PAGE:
On January 19, 2017 a Lamar County jury rendered a $150,000 verdict in Sullivan v. Tate and Miss. Farm Bureau Casualty Ins. Co.
Plaintiff, Ms. Sullivan, and Defendant, Ms. Tate, were involved in a low-impact collision at the intersection of Oak Grove Road and Lincoln Road on January 15, 2013. Ms. Sullivan filed suit on January 14, 2016 against the tortfeasor, Ms. Tate, and Ms. Sullivan’s under-insured motorist carrier, Farm Bureau.
Farm Bureau asserted a subrogation cross-claim against Tate and defended Sullivan’s under-insured motorist claim.
Ms. Sullivan pursued claims for soft tissue injuries to her neck and back as well as emotional distress. At trial, testimony revealed Ms. Sullivan’s airbag did not deploy and her automobile had relatively minor damage and was not totaled, unlike Defendant Tate’s vehicle.
The plaintiff presented evidence that Ms. Sullivan incurred $5,485.00 in past expenses for physical therapy and doctor office visits, past prescription expenses totaling $4,235.46, past expenses for massages totaling $904.50, past mileage to/from providers totaling $281.85, lost wages of $1,360 as well as other past miscellaneous expenses and future medical expenses.
The Defendants disputed the nature, degree and proximate cause of Ms. Sullivan’s injuries, contested whether past and future expenses were/are necessary and reasonable and contested Ms. Sullivan’s claimed damages.
Ms. Sullivan obtained a directed verdict on liability following Tate not presenting sufficient evidence to dispute the negligence of Tate when she failed to yield the right-of-way to Sullivan while attempting to turn left in front of Ms. Sullivan. Similarly, Farm Bureau obtained a directed verdict as to liability on its subrogation cross-claim against Ms. Tate for the same reasons.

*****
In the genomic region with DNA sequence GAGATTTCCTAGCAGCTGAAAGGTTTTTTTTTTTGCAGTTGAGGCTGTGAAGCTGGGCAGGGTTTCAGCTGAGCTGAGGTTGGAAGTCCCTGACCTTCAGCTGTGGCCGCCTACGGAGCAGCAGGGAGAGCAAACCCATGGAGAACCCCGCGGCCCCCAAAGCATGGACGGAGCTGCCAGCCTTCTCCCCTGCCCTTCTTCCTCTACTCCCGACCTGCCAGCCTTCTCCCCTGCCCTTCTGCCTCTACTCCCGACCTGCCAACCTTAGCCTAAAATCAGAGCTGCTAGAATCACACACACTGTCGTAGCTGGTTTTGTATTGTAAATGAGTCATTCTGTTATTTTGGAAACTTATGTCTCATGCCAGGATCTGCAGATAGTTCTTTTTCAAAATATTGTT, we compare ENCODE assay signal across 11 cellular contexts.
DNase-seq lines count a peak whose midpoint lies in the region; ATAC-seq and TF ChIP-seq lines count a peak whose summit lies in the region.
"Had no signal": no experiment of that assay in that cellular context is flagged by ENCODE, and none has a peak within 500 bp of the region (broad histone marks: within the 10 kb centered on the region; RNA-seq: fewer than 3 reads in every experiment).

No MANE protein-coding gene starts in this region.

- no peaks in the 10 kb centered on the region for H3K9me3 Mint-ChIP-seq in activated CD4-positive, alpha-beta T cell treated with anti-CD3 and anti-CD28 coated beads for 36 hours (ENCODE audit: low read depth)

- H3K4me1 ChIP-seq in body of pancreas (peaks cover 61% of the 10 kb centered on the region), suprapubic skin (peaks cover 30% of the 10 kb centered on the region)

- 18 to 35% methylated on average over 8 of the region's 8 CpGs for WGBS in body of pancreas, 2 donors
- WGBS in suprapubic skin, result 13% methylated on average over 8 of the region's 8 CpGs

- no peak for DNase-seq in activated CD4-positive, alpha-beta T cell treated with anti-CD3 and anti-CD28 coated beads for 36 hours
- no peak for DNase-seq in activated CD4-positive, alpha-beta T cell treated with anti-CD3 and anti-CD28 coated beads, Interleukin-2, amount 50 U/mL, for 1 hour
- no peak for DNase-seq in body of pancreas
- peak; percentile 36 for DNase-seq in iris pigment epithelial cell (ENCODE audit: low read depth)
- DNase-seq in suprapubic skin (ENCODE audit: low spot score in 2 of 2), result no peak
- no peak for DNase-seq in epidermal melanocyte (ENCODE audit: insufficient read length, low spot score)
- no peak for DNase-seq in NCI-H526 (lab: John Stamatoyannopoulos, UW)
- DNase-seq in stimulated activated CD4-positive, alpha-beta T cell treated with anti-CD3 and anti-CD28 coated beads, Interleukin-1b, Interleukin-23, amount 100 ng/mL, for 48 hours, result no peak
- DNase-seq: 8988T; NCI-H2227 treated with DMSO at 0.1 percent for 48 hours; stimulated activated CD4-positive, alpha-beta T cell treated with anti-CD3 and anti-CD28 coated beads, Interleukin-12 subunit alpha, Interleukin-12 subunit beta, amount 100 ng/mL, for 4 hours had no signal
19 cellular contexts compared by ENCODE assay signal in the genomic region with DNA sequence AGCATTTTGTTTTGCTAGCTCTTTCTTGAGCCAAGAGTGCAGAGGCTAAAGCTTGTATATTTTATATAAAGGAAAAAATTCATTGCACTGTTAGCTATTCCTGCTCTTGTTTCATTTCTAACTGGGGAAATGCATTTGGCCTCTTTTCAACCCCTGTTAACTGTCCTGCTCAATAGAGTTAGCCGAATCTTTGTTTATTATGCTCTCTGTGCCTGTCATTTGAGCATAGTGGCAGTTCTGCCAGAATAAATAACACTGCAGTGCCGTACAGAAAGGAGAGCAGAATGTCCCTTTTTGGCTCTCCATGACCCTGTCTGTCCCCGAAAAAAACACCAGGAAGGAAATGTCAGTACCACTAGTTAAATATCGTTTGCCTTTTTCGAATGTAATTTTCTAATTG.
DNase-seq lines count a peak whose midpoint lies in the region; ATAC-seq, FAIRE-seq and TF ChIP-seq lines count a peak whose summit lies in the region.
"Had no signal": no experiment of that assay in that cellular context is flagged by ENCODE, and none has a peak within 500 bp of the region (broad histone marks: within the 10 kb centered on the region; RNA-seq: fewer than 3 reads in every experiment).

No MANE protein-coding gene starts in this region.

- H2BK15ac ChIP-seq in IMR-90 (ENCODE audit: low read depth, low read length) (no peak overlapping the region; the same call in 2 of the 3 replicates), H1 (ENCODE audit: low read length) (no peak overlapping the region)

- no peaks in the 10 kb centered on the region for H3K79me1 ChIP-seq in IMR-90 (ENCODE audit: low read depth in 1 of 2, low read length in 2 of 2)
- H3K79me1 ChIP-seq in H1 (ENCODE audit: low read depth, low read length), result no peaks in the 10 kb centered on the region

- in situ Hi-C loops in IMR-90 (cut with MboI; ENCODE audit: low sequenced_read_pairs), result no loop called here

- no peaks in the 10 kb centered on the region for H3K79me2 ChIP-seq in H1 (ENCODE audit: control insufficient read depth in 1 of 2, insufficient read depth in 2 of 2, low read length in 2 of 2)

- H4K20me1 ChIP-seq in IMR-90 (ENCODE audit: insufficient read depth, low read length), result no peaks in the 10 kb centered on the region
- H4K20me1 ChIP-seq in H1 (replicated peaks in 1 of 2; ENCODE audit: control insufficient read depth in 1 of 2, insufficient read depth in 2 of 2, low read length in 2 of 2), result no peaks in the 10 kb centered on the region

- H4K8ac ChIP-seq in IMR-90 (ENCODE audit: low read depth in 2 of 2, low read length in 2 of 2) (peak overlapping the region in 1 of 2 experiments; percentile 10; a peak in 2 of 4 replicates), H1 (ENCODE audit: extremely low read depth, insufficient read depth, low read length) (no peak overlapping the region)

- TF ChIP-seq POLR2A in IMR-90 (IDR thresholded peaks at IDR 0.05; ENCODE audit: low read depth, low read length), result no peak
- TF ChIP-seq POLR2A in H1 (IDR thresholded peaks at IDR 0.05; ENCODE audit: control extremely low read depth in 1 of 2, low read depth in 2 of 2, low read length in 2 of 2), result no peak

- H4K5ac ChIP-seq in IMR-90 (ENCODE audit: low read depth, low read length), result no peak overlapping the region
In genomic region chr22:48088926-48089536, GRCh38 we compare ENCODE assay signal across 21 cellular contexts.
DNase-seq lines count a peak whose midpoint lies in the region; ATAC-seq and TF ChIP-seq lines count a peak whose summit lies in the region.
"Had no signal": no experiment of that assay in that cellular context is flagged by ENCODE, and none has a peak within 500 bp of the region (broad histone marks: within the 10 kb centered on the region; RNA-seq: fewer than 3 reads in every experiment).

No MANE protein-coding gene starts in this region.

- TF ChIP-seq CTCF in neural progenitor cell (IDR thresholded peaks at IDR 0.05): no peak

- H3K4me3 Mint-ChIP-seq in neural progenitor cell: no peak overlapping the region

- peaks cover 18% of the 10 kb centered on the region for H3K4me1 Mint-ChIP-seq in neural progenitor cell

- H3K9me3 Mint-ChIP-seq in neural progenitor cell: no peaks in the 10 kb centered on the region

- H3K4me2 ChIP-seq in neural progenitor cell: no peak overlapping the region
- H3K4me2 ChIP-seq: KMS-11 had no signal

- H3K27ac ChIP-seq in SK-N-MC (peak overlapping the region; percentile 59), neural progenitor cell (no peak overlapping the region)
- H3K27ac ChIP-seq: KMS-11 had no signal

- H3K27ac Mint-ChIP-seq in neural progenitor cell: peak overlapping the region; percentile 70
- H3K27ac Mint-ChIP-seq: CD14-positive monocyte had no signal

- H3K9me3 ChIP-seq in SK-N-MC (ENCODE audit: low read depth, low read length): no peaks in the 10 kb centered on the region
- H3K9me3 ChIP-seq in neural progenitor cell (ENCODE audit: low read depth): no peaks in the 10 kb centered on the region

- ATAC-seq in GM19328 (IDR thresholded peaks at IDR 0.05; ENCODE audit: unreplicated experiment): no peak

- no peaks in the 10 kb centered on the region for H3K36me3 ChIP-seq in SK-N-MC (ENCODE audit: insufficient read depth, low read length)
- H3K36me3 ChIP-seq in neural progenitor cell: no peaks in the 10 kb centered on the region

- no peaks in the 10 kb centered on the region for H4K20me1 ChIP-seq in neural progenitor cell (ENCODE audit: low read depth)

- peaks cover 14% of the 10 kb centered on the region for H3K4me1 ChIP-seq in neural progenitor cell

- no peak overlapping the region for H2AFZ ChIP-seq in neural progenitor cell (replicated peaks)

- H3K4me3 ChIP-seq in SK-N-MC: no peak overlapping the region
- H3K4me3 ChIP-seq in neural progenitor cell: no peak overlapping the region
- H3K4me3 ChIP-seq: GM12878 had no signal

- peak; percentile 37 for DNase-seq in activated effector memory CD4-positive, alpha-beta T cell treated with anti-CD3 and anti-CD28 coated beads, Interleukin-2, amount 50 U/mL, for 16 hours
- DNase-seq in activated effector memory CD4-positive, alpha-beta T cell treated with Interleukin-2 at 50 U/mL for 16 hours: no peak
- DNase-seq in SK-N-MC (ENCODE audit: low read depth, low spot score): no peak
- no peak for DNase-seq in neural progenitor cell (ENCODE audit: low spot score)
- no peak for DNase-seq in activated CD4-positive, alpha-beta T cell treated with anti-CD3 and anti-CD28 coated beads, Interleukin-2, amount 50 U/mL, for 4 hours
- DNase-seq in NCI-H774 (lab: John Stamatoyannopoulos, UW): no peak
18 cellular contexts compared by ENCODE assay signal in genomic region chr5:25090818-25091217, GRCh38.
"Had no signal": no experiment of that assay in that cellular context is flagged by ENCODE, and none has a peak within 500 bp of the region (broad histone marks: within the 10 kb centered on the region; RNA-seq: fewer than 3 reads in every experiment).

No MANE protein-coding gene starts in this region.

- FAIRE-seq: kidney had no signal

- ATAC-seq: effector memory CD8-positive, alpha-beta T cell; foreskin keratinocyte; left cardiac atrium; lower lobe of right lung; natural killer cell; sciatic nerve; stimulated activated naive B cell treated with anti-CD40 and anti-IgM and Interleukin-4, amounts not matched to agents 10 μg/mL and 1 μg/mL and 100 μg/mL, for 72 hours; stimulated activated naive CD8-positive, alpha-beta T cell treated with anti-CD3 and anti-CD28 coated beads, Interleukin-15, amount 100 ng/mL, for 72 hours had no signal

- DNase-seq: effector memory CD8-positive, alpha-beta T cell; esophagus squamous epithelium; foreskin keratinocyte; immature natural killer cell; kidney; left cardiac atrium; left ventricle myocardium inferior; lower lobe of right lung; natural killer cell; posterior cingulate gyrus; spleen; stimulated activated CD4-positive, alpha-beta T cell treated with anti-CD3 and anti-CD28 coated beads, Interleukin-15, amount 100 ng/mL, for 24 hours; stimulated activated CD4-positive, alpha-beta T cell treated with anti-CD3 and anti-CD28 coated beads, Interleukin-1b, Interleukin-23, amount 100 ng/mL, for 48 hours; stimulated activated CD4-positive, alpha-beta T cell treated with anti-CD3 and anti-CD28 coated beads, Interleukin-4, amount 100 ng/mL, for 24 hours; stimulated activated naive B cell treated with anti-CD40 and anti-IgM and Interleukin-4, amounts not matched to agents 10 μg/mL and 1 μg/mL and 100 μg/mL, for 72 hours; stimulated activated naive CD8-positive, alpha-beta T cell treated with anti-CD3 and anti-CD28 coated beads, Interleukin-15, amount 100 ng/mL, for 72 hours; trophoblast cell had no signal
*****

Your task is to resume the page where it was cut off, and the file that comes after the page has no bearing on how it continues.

Grant Bennett of Hattiesburg represented the plaintiff. Vick Smith represented Tate. Tucker Mitchell and Randy Day represented Farm Bureau.
Circuit Judge Tony Mozingo presided.
In today’s litigation climate, a $125,000 verdict with a little over $12,000 in specials would be a home run in any venue in the state. In Lamar County, it’s a World Series winning grand slam home run in the bottom of the 12th inning.
Lamar County rivals Rankin County as having the most conservative juries in the state.
A few more verdicts like that and Trial Guides will have Grant Bennett writing books on trying cases to conservative juries.